The Mūlamadhyamakakārikā (MMK) by Nāgārjuna (ca. 150 C.E.) is the foundational text of the Madhyamaka school of Indian Buddhist philosophy. It consists of verses constituting twenty-seven chapters. In it, Nāgārjuna seeks to establish the chief tenet of Madhyamaka, that all things are empty (śūnya) or devoid of intrinsic nature (svabhāva). The claim that all things are empty first appears in the Buddhist tradition in the early Mahāyāna sūtras known collectively as Prajñāpāramitā, beginning roughly in the first century B.C.E. Earlier Buddhist thought was built around the more specific claim that the person is empty: that there is no separately existing, enduring self, and that the person is a conceptual construction. Realization of the emptiness of the person was thought to be crucial to liberation from saṃsāra. The earliest Mahāyāna texts go considerably beyond this claim, asserting that not just the person (and other aggregate entities like the chariot) but everything is devoid of intrinsic nature. While they assert that all things are empty, however, they do not defend the assertion. Nāgārjuna’s task in MMK is to supply its philosophical defense.[4]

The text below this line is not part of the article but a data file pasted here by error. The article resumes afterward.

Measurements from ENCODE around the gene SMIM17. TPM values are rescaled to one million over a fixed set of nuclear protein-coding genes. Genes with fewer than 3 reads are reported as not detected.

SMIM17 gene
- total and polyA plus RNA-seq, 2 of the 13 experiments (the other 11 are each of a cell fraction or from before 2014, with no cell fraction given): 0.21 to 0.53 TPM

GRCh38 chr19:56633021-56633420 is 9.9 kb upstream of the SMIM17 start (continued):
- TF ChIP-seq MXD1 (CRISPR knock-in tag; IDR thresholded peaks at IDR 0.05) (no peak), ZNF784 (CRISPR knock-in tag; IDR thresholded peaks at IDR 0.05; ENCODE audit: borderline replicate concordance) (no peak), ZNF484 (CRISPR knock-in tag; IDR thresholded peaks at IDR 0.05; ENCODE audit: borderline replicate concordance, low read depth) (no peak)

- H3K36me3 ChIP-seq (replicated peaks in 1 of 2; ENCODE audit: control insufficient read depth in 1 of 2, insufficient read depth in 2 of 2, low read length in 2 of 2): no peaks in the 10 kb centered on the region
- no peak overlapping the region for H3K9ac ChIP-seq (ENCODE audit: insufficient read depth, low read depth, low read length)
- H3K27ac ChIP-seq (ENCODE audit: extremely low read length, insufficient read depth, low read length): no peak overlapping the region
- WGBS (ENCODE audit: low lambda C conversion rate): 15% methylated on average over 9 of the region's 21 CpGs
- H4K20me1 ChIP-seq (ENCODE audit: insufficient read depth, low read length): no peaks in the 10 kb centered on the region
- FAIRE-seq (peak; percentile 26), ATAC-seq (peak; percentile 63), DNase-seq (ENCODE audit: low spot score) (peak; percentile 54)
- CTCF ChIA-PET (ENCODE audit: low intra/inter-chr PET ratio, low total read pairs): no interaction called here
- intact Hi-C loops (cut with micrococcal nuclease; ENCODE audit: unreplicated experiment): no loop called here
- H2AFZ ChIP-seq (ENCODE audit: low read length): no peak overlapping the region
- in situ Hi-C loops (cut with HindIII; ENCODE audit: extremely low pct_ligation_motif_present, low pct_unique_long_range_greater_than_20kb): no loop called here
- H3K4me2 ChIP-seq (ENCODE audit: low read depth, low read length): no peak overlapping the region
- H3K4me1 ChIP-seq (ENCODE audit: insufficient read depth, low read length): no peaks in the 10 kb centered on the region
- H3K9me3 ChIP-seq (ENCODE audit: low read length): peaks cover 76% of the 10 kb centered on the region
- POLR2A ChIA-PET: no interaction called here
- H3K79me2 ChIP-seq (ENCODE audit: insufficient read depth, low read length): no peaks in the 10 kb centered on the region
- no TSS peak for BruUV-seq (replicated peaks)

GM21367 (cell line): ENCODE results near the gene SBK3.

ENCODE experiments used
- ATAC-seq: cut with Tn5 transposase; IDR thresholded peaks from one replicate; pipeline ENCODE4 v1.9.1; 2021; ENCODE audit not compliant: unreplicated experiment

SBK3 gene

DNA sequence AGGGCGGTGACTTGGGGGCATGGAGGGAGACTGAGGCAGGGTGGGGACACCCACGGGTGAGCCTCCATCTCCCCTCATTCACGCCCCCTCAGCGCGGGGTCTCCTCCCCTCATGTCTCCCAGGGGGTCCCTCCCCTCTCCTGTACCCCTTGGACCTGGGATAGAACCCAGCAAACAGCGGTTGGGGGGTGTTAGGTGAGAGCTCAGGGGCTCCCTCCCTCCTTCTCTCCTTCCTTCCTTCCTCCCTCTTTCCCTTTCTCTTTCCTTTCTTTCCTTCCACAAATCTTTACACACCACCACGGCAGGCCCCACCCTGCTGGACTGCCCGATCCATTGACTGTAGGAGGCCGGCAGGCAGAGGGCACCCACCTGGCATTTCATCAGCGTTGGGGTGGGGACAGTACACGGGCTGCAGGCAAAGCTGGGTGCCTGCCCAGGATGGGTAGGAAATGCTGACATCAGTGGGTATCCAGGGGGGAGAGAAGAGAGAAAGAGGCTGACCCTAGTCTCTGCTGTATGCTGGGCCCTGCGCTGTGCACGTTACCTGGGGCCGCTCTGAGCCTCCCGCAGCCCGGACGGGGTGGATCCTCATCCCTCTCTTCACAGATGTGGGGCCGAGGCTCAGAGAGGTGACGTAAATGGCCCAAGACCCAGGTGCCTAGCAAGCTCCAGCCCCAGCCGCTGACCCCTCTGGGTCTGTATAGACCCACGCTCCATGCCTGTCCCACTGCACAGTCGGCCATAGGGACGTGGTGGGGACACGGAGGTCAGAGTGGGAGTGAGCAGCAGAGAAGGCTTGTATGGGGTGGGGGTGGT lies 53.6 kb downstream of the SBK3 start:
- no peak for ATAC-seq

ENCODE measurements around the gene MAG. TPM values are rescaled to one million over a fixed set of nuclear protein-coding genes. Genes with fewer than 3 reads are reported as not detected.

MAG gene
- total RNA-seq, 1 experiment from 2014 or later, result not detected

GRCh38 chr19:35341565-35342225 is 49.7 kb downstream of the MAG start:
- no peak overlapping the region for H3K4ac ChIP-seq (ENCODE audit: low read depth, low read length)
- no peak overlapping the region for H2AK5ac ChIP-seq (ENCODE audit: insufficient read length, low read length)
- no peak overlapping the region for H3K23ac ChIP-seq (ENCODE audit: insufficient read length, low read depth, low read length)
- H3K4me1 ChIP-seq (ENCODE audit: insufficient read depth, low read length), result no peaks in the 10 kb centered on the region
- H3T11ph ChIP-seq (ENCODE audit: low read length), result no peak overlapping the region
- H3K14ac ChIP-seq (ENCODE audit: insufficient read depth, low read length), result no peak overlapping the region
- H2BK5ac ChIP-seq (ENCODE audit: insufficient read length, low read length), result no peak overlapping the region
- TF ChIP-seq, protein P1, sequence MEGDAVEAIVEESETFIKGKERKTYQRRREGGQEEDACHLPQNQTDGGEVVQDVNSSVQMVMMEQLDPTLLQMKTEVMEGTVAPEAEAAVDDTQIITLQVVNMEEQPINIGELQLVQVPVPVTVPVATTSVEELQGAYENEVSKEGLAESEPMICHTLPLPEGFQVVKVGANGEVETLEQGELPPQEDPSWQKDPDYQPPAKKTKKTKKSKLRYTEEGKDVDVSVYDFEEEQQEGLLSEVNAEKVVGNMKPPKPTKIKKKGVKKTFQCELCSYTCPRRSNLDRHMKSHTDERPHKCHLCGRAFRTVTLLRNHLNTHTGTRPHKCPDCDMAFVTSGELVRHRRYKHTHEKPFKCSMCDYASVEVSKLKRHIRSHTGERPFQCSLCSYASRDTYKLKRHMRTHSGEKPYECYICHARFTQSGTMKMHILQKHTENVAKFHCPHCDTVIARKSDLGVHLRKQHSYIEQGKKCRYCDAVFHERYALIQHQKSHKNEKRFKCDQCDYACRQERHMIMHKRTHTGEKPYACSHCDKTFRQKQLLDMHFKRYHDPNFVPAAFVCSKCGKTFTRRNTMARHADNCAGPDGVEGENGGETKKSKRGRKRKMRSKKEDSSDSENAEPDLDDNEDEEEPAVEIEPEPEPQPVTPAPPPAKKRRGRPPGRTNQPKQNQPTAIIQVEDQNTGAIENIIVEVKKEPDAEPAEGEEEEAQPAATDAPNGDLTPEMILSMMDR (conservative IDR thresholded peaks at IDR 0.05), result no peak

David Kalupahana

David Kalupahana examined this text in relation to the views of the Early Buddhist Schools. One colleauge wrote of Kaluphana's work:

David translated Nāgārjuna’s Mūlamadhyamakakārikā with a substantial critical introduction. In it he argued that this text, which is regarded as representing the high watermark of Mahāyāna thinking in India, can be usefully situated within the axiomatics of early Buddhism. Far from deviating from the tenets of early Buddhism, it was a return to them.[5]

Kalupahanna stated that the Mūlamadhyamakakārikā is...

...not only a grand commentary on the Buddha's discourse to Kaccayana, the only discourse cited by name, but also a detailed and careful analysis of most of the important discourses included in the Nikayas and the agamas, especially those of the Atthakavagga of the Pali Canon.[6]

According to Kalupahanna, in this work,

Utilizing the Buddha's theory of "dependent arising" (pratitya-samutpada), Nagarjuna demonstrated the futility of [...] metaphysical speculations. His method of dealing with such metaphysics is referred to as "middle way" (madhyama pratipad). It is the middle way that avoided the substantialism of the Sarvastivadins as well as the nominalism of the Sautrantikas.[7]